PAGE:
Justin Trudeau’s Liberals are not doing very well on the international trade file. Trudeau left a recent meeting aimed at resuscitating the Trans-Pacific Partnership (TPP) without a deal in hand. NAFTA re-negotiations are purportedly not doing well. This week Trudeau had problems with negotiations surrounding a third potential trade agreement.
Justin was in China this week to meet with Chinese Premier Li Keqiang and Chinese President Xi Jinping. After Trudeau met with Li for several hours on Monday the expected announcement of the opening of formal trade talks was not announced.
The problem for the Chinese was the Canadian demand for social justice issues as a precondition to a trade deal. As reported by the CBC:
The sticking points appear to be Canada’s insistence that labour and gender rights be part of any deal.
China is not a country that would be willing to put social rights at the top of the agenda for negotiating a trade deal. Communism is inherently antithetical to the enforcement of basic human rights. The Chinese government has had a long history of not enforcing basic human rights. There are serious concerns with the persecution of religious minorities in China.
Trudeau doubled-down on his social justice approach to trade in a speech on Wednesday. As reported by the Financial Post:
“The prime minister made it clear he wants Canada to move forward with the trade talks with China but said there needs to be an agreed framework that includes progressive elements such as gender, labour rights, and the environment.”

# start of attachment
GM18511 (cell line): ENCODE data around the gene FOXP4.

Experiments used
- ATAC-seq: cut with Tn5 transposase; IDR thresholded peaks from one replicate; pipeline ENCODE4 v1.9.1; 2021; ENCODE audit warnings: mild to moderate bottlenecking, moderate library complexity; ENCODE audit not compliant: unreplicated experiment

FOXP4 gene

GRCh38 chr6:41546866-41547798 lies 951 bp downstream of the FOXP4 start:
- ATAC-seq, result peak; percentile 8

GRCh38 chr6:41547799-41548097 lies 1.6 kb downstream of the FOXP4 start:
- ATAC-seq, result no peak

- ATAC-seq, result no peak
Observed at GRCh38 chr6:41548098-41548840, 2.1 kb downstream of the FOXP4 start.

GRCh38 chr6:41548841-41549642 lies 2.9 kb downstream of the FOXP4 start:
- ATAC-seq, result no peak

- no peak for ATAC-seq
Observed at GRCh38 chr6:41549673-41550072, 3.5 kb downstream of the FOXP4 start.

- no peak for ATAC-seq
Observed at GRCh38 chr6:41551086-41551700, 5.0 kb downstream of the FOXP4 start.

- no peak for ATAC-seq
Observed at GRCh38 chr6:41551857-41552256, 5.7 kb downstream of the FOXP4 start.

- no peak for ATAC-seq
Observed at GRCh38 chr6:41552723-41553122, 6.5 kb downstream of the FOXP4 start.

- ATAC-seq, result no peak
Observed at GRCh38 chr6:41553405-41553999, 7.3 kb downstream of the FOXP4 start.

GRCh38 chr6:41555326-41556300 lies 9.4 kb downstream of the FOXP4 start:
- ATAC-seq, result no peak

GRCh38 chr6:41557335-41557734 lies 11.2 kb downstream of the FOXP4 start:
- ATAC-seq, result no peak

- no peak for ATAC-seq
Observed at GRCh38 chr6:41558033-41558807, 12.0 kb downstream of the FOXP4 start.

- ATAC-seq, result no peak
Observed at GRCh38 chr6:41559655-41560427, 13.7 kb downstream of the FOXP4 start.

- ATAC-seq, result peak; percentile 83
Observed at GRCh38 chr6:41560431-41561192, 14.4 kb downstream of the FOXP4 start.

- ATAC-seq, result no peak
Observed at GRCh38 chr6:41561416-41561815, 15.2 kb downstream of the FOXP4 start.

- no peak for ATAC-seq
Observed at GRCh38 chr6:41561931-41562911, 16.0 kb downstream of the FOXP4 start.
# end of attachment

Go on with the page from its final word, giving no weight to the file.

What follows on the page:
The Chinese have made it clear that those issues are non-starters. It isn’t clear why Trudeau continues to push those issues. Trudeau’s approach is especially troublesome when there are far bigger concerns in coming to a trade agreement with China than social justice issues.
The biggest concern is whether or not China would ultimately stick to the terms of any trade agreement.
As Maclean’s Paul Wells wrote there is:
“uncertainty as to the Chinese government’s willingness or ability to adhere to its obligations under a potential FTA.”
Perhaps the Chinese government was being realistic by stopping Trudeau in his tracks. The Chinese government clearly want no part of an ‘enforceable’ agreement that forces them to allow external scrutiny of their labour, environmental and gender laws. Many of the social justice issues Trudeau wants to foster are antithetical to the current government in Beijing.
The Canadian insistence on social issues was an absolute non-starter with the Chinese. That is especially problematic for the Liberals given their troubles on other trade deals. Canada agreed to a framework with the other parties in the TPP then declined the agreement. The rest of the TPP may bend to Trudeau’s demands, but that seems unlikely. Agreeing to a framework deal, only to decline it the next day really looks bad for the Canada.
If it were just one trade partner then the Liberals could reasonably claim the problem was with the other side. Between the TPP and China, there are 11 other countries and there are two trade deals involved. The other members of the TPP found common ground on which to meet, but the Liberals pulled out of the deal. China wouldn’t even agree to formally trade discussions with Canada after Trudeau laid out his opening position.
The enforceability of Trudeau’s desired social chapters is a key sticking point for seemingly every country that Trudeau’s government tries to negotiate a trade deal with.
The Liberal government needs to focus on economic issues and not social issues. Countries are unwilling to give up the level of sovereignty Trudeau demands in his approach to negotiations. It is time for Trudeau to change his approach to trade negotiations.